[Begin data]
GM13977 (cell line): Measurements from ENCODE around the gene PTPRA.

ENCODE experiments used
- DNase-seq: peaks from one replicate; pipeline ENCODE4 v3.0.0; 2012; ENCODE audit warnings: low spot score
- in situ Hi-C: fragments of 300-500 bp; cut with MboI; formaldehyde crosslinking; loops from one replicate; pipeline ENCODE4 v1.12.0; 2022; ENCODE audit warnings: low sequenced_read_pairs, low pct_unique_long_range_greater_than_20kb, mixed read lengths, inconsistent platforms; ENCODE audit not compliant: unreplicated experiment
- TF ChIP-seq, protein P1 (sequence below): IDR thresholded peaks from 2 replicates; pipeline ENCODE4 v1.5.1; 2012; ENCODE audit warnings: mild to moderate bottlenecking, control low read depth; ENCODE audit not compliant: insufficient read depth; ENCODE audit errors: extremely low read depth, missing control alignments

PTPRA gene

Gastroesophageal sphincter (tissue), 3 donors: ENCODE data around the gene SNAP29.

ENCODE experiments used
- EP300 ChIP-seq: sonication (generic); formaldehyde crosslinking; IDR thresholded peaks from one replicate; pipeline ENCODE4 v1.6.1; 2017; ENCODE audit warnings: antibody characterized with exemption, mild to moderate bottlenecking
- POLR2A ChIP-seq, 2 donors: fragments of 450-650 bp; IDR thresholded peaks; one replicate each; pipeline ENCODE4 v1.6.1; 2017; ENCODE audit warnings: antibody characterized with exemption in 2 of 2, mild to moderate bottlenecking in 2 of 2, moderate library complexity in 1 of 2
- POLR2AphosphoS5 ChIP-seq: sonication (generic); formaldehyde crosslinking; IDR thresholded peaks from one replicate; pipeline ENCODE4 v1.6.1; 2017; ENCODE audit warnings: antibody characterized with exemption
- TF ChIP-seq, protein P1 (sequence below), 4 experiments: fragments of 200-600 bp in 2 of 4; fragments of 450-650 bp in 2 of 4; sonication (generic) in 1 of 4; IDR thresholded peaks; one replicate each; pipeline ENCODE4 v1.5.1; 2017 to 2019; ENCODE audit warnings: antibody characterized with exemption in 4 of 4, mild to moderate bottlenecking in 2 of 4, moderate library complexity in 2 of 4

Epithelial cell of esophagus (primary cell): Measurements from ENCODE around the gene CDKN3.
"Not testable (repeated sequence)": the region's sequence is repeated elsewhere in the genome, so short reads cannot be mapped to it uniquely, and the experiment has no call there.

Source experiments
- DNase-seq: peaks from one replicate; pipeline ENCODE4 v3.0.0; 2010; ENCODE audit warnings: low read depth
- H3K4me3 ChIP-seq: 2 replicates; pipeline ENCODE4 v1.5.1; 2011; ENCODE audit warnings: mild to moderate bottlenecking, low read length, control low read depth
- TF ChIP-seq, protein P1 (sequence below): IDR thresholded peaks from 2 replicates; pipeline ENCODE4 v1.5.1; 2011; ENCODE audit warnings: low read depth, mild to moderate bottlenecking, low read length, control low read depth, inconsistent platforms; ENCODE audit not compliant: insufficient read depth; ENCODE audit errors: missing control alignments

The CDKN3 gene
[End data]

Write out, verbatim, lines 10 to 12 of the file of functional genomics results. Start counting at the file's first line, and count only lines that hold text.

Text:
- POLR2A ChIP-seq, 2 donors: fragments of 450-650 bp; IDR thresholded peaks; one replicate each; pipeline ENCODE4 v1.6.1; 2017; ENCODE audit warnings: antibody characterized with exemption in 2 of 2, mild to moderate bottlenecking in 2 of 2, moderate library complexity in 1 of 2
- POLR2AphosphoS5 ChIP-seq: sonication (generic); formaldehyde crosslinking; IDR thresholded peaks from one replicate; pipeline ENCODE4 v1.6.1; 2017; ENCODE audit warnings: antibody characterized with exemption
- TF ChIP-seq, protein P1 (sequence below), 4 experiments: fragments of 200-600 bp in 2 of 4; fragments of 450-650 bp in 2 of 4; sonication (generic) in 1 of 4; IDR thresholded peaks; one replicate each; pipeline ENCODE4 v1.5.1; 2017 to 2019; ENCODE audit warnings: antibody characterized with exemption in 4 of 4, mild to moderate bottlenecking in 2 of 4, moderate library complexity in 2 of 4